(5) The amount of works with dates is lower than the total number of cited readings because we could not find a date for a number of them. Many of the citations left out were periodicals.

(6) Given the low response rate to our survey on the part of francophone planners, none of the French language readings were selected by more than two respondents.
Table 1: Most Frequently Cited Writings (5 mentions or more)

                                                   Percent of
Writings                              Number of       all
                                      Citations    Citations

J. Jacobs, The Death and Life of
  Great American Cities, 1961             76         10.7
I. McHarg, Design with Nature, 1969       30          4.2
G. Hodge, Planning Canadian
  Communities, 1986 (1st ed.) *           22          3.1
K. Lynch, Site Planning, 1962             19          2.7
K. Lynch, The Image of the City,
  1962                                    18          2.5
L. Mumford, The City in History,
  1961                                    17          2.4
OPPI (Ontario Professional
  Planners Institute) Journal             13          1.8
Plan Canada                               12          1.7
R. Arendt, Rural by Design, 1994          9           1.3
C. Alexander, A Pattern Language,
  1977                                    8           1.1
R. Carson, Silent Spring, 1962            8           1.1
J. Friedmann, Planning in the
  Public Domain, 1987                     8           1.1
R. Caro, The Power Broker, 1974           7           1.0
R. Fisher and W Ury Getting
  to Yes, 1981                            7           1.0
Hok-Lin Leung, Land Use Planning
  Made Plain, 1989 (1st ed.) *            7           1.0
L. Sandercock, Towards Cosmopolis,
  1998                                    7           1.0
F.S. Chapin and E. Kaiser, Urban
  Land Use Planning, 1979
  (3rd ed.) *                             6           0.8
Government of Ontario, The Ontario
  Planning Act, (different dates)         5           0.7
W. Whyte, The Social Life of Small
  Urban Spaces, 1980                      5           0.7
Total                                    284         39.9

* Edition most often cited by respondents.

Table 2: Categories of Cited Writings

                                             Number of Citations
Category and Sub-category                    and Percent of Total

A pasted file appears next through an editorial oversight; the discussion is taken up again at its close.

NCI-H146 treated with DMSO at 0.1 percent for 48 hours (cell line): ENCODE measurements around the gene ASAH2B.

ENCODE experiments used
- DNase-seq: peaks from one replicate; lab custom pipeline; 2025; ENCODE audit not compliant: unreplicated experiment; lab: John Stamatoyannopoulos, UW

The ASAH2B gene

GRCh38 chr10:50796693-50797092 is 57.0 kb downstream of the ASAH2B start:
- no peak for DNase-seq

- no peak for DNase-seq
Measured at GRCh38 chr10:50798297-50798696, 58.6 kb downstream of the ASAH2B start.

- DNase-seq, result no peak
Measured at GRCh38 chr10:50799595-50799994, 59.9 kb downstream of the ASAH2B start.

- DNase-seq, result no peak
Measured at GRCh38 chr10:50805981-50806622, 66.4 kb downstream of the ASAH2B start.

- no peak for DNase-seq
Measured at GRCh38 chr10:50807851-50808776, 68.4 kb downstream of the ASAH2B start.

1. Historical and Core Planning Knowledge         22 (3.1%)

E.g., foundation texts, histories of
planning, biographies: E. Howard,
Garden Cities of Tomorrow; P. Hall,
Cities of Tomorrow; R. Caro, The
Power Broker

2. General Planning Knowledge                     93 (13.1%)

E.g., journals, Web sites, textbooks:
OPPI Journal; Cyberbia; G. Hodge,
Planning Canadian Communities

3. Specialized Fields of Planning                195 (27.4%)

E.g., planning processes, legal aspects,
design: R. Fisher and W Ury
Getting to Yes; The Ontario Planning
Act; K. Lynch, Site Planning

4. Critical Approaches                           224 (31.5%)

E.g., urban planning, pluralism,
strategic planning: J. Jacobs, The
Death and Life of Great American Cities;
L. Sandercock, Towards Cosmopolis; H.
Mintzberg, The Rise and Fall of Strategic

5. Non-planning Knowledge Relevant to            142 (19.9%)

E.g., demography, political
decision-making, environmental issues:
D. Foote, Boom Bust and Echo; G. Allison,
Essence of Decision; E.F. Schumacher,
Small is Beautiful

6. Writings Not Directly Related to               36 (5.1%)

E.g., philosophy/introspection,
periodicals, fiction: R. Persig, Zen
and the Art of Motorcycle Maintenance;
Harvard Business Review; A. Rand,
Atlas Shrugged

Table 3: Relationship between Age of Respondents
and Age of Cited Writings

               Number of      Age
   Age of       Cited         of           Std.
Respondents    Writings   Publications   Deviation

   18-33 *       147         21.63        16.089
   34-41         138         27.14        15.061
   42-49         136         29.52        15.725
   50-57         123         32.71        16.112
    58+           32         41.34        59.892
   Total         576         28.27        21.260


                 Sum of    Degrees of
                 Squares    Freedom    Mean Square       F

Between Groups   9117.57       4         2279.392      9.365
Within Groups    137761       566        243.394

* Because of the limited number of entries from the
18-25 age group (only two) this group was joined with
the 26-33 category.

Table 4: Citations of the Five Most Cited Writings
from the 1960s *, by Age Group

                 Number of      Percent of
               Citations of       Total
Age Group **   the 5 Writings    Citations

   26-33             39            27.1
   34-41             42            30.7
   42-49             38            28.2
   50-57             54            44.3
    58 +             7             22.6

* The five writings are: The Death and Life of Great
American Cities, Design with Nature, The Image of
the City, The City in History, Site Planning.

** The 18-25 age group is excluded because its two
respondents did not cite any of the five writings.

Table 5: Canadian Writings Cited More than Twice

Number of   Title

22          G. Hodge, Planning Canadian Communities
13          OPPI (Ontario Professional Planners Institute) Journal
12          Plan Canada
7           Hok-Lin Leung, Land Use Planning Made Plain
5           Government of Ontario, The Ontario Planning Act
4           Ontario Municipal Board decisions
4           F. Laux, Planning Law and Practice in Alberta